Revista y Gaceta Musical
Prepared by Esperanza Berrocal
1 volume 1 volumes (2001)
Published weekly in Madrid from 6 January 1867 to 21 June 1868, the journal produced seventy-eight issues that were distributed in the Spanish capital, the provinces and the colonies. The journal’s editor Bonifacio Eslava—a violoncellist, professor, music publisher and owner of a piano factory and a music store—supported his publication through a variety of commercial musical endeavors.
While the Revista y Gaceta Musical contains music criticism, literature, and articles of historical and biographical interest, the journal focuses primarily on Spain’s, and particularly on Madrid’s, developing musical culture. For this reason the creation of Spanish national opera receives particular attention—in a heated exchange of correspondence between writers including Párada y Barreto, Mariano Soriano Fuertes and Oscar Camps—as do the activities of the Sociedad de Conciertos, the Sociedad de Cuartetos, the Sociedad Artístico Musical de Socorros Mutuos (a benevolent society), the newly established orfeones (choral societies) and conservatories.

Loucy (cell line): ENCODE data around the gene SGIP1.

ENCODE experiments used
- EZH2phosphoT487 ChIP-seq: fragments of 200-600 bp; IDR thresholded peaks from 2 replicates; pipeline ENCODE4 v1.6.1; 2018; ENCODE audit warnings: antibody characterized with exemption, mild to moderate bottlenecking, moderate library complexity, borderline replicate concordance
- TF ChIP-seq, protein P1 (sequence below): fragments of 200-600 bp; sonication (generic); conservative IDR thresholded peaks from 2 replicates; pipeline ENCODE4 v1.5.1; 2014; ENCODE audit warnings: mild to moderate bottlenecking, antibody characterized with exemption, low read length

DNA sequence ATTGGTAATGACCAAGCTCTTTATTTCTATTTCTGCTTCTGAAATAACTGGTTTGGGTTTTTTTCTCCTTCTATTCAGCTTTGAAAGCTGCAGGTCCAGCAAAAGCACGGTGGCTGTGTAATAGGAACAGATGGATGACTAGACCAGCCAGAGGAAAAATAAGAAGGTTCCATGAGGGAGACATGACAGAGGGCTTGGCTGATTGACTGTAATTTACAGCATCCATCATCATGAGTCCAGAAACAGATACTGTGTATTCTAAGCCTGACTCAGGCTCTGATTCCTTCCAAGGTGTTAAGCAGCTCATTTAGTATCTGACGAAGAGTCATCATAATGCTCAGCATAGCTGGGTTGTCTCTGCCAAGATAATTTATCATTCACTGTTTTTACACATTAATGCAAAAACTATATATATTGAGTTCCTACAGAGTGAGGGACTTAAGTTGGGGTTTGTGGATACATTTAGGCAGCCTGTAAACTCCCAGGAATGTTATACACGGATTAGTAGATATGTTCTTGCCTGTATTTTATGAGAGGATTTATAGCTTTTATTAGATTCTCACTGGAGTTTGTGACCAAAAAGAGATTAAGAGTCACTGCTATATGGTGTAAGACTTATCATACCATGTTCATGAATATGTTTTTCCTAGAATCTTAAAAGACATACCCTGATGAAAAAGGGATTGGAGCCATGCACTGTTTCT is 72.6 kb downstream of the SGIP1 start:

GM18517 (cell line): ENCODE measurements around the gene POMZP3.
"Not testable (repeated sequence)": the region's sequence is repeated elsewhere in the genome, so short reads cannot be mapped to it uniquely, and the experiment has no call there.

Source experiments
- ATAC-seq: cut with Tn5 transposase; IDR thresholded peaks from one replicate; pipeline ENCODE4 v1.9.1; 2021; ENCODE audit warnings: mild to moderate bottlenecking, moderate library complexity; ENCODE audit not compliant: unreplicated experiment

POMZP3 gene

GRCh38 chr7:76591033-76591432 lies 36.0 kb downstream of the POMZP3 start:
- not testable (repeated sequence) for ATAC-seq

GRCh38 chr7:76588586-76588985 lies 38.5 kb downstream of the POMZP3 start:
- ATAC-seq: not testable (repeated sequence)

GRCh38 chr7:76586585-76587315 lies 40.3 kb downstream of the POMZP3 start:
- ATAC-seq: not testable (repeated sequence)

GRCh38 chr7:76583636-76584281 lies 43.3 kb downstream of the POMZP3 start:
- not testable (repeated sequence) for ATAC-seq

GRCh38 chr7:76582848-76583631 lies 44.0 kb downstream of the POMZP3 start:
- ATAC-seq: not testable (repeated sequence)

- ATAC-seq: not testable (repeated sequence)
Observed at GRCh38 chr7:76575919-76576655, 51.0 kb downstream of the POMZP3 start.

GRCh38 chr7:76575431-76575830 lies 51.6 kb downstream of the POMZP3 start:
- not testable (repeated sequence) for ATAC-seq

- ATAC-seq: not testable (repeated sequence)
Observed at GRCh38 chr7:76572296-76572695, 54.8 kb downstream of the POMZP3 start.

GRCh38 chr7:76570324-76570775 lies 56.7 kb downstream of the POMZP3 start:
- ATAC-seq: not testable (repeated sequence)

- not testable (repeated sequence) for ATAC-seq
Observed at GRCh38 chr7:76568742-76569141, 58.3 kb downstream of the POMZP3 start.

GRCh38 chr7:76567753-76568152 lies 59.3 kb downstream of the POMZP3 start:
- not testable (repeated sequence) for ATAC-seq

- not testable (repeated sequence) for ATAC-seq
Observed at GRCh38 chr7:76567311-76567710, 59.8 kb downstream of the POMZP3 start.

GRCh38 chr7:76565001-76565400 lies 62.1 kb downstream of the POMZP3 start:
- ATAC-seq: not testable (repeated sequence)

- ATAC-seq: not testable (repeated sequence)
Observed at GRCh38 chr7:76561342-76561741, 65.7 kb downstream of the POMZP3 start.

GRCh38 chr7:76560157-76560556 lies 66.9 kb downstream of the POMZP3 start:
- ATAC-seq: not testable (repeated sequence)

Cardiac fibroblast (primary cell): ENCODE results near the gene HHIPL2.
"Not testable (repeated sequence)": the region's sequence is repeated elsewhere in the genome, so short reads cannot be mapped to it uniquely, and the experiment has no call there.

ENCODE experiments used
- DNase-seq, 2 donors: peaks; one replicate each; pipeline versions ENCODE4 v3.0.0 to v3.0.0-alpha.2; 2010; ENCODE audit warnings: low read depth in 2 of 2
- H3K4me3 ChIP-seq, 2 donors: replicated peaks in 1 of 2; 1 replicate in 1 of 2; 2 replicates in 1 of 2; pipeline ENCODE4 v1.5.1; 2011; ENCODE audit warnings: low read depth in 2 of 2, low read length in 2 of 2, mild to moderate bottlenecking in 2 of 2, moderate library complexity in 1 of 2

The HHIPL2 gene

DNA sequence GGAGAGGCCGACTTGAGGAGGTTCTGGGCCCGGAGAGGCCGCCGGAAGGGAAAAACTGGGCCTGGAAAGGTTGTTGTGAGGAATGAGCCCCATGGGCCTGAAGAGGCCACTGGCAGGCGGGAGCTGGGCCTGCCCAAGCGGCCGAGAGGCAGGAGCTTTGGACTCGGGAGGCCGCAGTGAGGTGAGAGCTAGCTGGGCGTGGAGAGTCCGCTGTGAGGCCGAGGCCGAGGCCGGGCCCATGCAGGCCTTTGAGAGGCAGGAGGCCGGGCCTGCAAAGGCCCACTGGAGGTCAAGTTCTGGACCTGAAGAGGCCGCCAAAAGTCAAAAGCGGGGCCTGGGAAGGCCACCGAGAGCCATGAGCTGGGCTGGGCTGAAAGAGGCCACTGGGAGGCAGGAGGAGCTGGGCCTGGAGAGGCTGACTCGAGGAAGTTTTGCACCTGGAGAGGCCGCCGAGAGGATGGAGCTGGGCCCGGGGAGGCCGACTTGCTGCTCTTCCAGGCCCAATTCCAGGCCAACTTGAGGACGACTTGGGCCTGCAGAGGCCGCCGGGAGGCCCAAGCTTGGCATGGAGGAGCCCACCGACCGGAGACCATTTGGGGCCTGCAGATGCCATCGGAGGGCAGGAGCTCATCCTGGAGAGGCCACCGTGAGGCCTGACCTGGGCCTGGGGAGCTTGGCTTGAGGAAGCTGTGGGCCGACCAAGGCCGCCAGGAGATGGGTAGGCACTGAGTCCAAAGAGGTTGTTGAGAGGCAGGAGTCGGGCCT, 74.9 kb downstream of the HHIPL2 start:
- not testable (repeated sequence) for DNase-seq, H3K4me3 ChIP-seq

Reviews of zarzuela productions are also an important feature of the journal, and include discussion of at least seven works by Emilio Arrieta, seven by Joaquín Gatzambide, two by Francisco A. Barbieri, and one each by Manuel Fernández Caballero, Cristóbal Oudrid and Antonio Rovira.
In keeping with contemporary European concerns the Revista y Gaceta Musical contains reports and discussions concerning the reform of religious music. There are also featured reviews dealing with sacred music compositions by Hilarión Eslava and Mariano Rodríguez Ledesma. Pioneering work in documentation is reflected in the journal’s publications dealing with the archives of the cathedrals in Albarracín, Tarazona, Segovia and Zaragoza.
Among the many reviews are notices of the activities of Spanish performers, namely, the violinists Jesús de Monasterio and Rafael Pérez; the pianists Dámaso Zabalza and Juan Bautista Pujol; and the tenor Julián Gayarre (then at the outset of his career). Equally interesting are Spanish reactions to visiting artists such as the singers Anna de Lagrange, Adelaida Borghi-Mamo, Rosina Penco, Constance Nantier-Didiée and Emilio Naudin; the pianists Oscar de la Cinna and Eloisa d’Herbil; and the violoncellist Féri Kletzer.
The Italian and French operas that made up the Teatro Real’s repertory—works by Auber, Donizetti, Flotow, Halévy, Meyerbeer, Pacini and Verdi—are reviewed regularly during the opera season. Two supplements were distributed to subscribers: the Museo Clásico de los Pianistas, a collection of piano compositions, and the Diccionario técnico, histórico de la música.